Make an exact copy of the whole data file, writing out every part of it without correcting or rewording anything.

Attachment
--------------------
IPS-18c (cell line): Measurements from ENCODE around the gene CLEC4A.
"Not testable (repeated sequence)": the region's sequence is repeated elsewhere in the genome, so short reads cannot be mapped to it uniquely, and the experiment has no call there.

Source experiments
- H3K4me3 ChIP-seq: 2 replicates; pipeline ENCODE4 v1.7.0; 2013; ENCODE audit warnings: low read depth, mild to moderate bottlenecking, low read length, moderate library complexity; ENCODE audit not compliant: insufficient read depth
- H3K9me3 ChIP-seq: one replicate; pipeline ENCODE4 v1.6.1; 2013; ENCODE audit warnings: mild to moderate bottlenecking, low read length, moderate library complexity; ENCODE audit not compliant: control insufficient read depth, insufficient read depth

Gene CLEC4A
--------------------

IPS-18c (cell line): Measurements from ENCODE around the gene CLEC4A.
"Not testable (repeated sequence)": the region's sequence is repeated elsewhere in the genome, so short reads cannot be mapped to it uniquely, and the experiment has no call there.

Source experiments
- H3K4me3 ChIP-seq: 2 replicates; pipeline ENCODE4 v1.7.0; 2013; ENCODE audit warnings: low read depth, mild to moderate bottlenecking, low read length, moderate library complexity; ENCODE audit not compliant: insufficient read depth
- H3K9me3 ChIP-seq: one replicate; pipeline ENCODE4 v1.6.1; 2013; ENCODE audit warnings: mild to moderate bottlenecking, low read length, moderate library complexity; ENCODE audit not compliant: control insufficient read depth, insufficient read depth

Gene CLEC4A